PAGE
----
In Anvar P.V. v. P.K. Basheer, the court discussed both the nature and the manner of admission of electronic records. The bench held that secondary devices cannot be adduced under Section 63 and Section 65 of the Evidence Act as electronic devices are fully governed under Sections 65A and 65B. Any electronic records which are produced as secondary device are not admissible until they satisfy all the requirements under Section 65B, including a written certificate under Section 65B.
Later, the Supreme Court in Shafhi Mohammed v. State of Himachal Pradesh held that a certificate under Section 65B (4) is procedural and is not always required. If a party is not in possession of the device which is produced then he is not required to produce the certificate under Section 65B (4).
The Supreme Court clarified as follows:
For the admissibility of electronic records as evidence, the certificate under Section 65B is mandatory.
But the requirement of a certificate is not necessary if the original document itself is produced by the owner of the device (laptop, computer, etc.) by stepping into the witness box. For example, if original information is on a phone or laptop then it can be produced directly before the court by the owner of the device without any certificate as it will be considered as a primary device. But if the original information is contained on any such system which can’t be brought in court, then any copies made of that evidence are secondary evidence and for admissibility of such evidence would require a certificate under Section 65B (4).
If a person has sought for the certificate, and the person or authority concerned denies or does not respond to such demand, then the party asking for such certificate can apply before the court for production of the certificate under Section 165 of the Evidence Act; Order XVI, Rule 6.7 and 10 of the Code of Civil Procedure,1908; and/or under Section 91 and 349 of Code of Civil Procedure, 1973. One such request is made the Court can further demand production of such certificate.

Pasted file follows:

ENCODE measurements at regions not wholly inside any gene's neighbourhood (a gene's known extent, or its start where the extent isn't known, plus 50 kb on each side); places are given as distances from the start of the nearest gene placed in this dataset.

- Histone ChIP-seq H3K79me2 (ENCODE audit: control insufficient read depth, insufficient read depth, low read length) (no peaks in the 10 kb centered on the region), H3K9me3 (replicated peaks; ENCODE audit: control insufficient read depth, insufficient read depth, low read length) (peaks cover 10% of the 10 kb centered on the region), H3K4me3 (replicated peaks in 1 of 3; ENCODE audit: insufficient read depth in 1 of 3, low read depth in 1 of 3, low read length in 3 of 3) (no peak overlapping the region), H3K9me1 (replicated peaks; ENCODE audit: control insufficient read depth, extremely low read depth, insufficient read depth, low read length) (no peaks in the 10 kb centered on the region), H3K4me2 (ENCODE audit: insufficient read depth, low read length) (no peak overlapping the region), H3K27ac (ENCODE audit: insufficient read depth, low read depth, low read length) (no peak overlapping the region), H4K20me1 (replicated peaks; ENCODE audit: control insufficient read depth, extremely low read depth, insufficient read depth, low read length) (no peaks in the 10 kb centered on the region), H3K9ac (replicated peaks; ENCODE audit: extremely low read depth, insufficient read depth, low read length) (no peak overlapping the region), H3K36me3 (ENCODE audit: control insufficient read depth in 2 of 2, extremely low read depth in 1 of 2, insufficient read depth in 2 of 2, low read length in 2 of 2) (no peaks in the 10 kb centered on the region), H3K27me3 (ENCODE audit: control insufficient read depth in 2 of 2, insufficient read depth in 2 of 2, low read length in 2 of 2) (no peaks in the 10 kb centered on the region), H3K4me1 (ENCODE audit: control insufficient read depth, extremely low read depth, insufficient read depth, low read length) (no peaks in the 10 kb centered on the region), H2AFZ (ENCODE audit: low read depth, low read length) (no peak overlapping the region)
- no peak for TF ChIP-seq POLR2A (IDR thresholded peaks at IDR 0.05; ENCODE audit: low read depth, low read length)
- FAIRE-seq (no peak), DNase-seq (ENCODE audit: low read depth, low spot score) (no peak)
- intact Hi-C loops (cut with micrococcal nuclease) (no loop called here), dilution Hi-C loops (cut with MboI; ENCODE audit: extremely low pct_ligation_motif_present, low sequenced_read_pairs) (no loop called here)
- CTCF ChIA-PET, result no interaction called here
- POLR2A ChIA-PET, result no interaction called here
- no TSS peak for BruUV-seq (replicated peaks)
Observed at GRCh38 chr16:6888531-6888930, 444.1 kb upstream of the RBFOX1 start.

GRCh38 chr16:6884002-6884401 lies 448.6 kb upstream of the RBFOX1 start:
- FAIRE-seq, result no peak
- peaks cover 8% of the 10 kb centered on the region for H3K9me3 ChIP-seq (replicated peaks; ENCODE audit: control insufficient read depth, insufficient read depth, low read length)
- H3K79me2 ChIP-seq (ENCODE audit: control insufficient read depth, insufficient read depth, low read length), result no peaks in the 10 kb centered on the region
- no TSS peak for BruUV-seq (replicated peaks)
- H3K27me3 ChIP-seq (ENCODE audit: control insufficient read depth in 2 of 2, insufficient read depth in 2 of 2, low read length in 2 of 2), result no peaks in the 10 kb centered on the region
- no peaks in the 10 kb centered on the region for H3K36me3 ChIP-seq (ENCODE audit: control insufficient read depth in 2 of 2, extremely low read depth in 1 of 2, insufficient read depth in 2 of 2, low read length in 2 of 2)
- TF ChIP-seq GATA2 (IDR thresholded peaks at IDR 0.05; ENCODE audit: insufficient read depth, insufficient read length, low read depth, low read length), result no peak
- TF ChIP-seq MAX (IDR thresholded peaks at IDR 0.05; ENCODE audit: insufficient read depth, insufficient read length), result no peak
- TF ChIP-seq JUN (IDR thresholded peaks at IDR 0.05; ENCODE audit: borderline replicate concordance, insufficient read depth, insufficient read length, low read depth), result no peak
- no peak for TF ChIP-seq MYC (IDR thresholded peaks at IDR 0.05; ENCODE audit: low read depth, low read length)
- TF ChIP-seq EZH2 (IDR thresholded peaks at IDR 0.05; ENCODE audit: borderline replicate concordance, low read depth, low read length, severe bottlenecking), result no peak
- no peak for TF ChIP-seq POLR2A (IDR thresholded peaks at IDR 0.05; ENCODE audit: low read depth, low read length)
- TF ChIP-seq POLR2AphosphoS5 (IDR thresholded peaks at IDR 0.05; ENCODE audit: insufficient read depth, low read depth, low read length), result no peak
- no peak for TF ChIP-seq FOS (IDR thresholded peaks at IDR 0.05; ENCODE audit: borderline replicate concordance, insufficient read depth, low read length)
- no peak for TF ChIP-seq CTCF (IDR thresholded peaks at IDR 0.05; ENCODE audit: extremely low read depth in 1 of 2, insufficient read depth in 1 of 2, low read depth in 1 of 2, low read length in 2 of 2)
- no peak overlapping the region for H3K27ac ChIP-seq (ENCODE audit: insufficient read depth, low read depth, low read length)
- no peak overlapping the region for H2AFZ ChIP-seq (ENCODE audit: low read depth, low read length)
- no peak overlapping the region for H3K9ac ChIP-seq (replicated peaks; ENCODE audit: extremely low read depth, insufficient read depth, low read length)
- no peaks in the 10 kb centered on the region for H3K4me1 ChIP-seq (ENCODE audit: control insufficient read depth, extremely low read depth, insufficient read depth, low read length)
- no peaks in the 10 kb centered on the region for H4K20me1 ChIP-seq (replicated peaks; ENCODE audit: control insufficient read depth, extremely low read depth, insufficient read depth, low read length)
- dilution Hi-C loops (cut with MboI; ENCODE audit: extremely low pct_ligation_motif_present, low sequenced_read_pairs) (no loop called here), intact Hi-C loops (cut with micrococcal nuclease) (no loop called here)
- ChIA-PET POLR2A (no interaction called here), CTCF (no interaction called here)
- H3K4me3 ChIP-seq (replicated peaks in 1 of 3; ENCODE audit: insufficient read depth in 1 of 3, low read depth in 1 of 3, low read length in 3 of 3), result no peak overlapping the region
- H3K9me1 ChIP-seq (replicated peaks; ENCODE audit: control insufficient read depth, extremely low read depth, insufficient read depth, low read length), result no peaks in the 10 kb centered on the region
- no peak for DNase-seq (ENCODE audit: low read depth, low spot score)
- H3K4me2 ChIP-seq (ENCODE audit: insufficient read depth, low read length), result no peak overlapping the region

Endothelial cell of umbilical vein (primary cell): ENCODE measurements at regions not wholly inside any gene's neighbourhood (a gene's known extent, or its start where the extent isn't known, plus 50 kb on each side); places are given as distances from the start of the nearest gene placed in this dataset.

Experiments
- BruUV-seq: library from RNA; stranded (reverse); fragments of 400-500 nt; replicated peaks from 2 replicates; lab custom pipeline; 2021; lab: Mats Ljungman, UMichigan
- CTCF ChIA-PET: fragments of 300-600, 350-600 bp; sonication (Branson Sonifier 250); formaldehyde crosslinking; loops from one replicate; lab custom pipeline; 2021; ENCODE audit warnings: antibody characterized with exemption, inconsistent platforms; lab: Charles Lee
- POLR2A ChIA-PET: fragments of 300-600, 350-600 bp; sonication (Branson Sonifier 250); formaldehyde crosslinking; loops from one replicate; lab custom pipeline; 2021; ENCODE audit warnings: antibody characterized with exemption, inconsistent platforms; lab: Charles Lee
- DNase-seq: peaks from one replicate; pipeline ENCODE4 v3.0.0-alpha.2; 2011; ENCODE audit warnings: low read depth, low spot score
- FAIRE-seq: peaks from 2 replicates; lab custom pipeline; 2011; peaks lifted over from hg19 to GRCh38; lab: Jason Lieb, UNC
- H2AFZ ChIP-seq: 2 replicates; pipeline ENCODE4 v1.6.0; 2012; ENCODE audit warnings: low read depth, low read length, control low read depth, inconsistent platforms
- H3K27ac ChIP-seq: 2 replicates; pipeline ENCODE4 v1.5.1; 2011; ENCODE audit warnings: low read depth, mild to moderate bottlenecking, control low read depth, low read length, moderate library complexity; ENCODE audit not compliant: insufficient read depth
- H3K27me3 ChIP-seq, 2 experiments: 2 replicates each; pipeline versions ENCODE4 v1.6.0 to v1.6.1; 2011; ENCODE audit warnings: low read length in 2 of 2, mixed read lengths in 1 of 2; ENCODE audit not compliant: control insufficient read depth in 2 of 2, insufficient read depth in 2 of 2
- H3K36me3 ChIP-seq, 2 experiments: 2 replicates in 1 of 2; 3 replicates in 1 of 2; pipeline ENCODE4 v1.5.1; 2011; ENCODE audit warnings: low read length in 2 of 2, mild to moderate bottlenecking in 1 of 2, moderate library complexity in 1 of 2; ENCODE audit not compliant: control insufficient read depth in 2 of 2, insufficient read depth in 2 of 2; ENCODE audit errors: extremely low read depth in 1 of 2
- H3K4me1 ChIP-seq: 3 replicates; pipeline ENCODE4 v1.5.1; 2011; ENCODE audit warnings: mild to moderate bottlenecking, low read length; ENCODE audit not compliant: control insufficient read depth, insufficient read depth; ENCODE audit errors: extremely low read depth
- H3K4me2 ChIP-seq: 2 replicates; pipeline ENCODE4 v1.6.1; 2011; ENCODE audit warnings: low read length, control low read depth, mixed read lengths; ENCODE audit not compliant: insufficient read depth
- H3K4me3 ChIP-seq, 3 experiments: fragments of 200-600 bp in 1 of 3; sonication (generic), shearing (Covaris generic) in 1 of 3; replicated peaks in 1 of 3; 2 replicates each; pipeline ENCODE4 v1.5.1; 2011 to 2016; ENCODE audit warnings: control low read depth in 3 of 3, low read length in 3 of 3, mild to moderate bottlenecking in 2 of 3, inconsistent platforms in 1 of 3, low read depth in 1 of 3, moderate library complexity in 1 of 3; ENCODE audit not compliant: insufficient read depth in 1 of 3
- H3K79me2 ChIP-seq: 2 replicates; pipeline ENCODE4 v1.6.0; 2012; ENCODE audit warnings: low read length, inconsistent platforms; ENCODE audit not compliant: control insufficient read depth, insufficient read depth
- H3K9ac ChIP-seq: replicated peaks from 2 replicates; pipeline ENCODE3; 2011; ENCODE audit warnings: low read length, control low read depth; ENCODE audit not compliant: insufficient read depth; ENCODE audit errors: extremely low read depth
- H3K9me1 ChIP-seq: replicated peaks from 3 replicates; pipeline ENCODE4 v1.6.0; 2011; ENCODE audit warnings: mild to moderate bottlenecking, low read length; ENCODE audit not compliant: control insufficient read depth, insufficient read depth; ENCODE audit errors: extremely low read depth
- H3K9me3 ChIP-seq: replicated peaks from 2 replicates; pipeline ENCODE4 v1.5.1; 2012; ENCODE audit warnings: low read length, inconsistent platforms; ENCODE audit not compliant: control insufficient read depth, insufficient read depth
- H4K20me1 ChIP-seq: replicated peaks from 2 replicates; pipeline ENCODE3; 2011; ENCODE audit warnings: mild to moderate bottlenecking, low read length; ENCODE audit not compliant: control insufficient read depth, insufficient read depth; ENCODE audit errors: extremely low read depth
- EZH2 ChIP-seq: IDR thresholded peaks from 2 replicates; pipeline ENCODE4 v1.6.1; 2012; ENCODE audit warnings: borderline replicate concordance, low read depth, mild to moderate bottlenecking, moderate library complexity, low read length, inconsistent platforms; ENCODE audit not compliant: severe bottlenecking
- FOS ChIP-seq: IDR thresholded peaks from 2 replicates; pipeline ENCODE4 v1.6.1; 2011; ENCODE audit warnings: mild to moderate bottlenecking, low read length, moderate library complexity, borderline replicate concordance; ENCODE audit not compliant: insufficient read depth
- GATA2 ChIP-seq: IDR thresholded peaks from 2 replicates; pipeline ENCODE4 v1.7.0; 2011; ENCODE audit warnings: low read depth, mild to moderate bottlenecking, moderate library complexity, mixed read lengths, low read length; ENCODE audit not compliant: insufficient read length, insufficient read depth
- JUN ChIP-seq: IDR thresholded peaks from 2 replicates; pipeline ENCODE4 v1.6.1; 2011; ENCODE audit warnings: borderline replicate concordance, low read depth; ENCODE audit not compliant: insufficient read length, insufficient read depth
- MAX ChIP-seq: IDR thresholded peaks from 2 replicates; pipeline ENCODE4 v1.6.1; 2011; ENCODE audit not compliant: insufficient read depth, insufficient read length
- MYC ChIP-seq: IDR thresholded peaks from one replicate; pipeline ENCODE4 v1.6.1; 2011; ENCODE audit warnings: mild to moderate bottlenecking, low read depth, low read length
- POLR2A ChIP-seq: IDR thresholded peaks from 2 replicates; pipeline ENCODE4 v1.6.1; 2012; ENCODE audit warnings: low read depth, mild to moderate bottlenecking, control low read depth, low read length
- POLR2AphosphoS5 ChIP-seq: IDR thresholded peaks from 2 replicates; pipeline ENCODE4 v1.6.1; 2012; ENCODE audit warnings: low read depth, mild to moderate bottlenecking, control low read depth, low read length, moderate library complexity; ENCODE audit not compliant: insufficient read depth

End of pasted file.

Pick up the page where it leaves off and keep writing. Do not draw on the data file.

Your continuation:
The Court also observed that under Section 65B there is no mention of when the certificate should be produced. In the Anvar case, the Court observed that the certificate should be produced with the electronic record. And if the certificate is not provided with the electronic record, then the Court can ask the concerned person for the certificate. In criminal cases, the required certificate can be produced any time while the trial is going on.
The Supreme Court also gave some general instructions to cellular companies and internet service providers to maintain CDRs and relevant records for a relevant period (mentioned under Section 39 of the Evidence Act) in a safe manner if a particular CDR or any other record is seized during the investigation. Concerned parties can produce such records as defense evidence or for cross-examination.
The decision of the Supreme Court in the case of Arjun Panditrao Khotakar clarifies the interpretation of Section 65B of the Evidence Act and also when and how the Certificate should be produced. The judgment gives abundant clarity about the admissibility of the electronic evidence and the mandatory requirement of a certificate relevant to the electronic evidence. The judgment further gives clarification of what should the party do who cannot produce the certificate, it discusses the option of such parties and also discusses the role of the Court in such situations.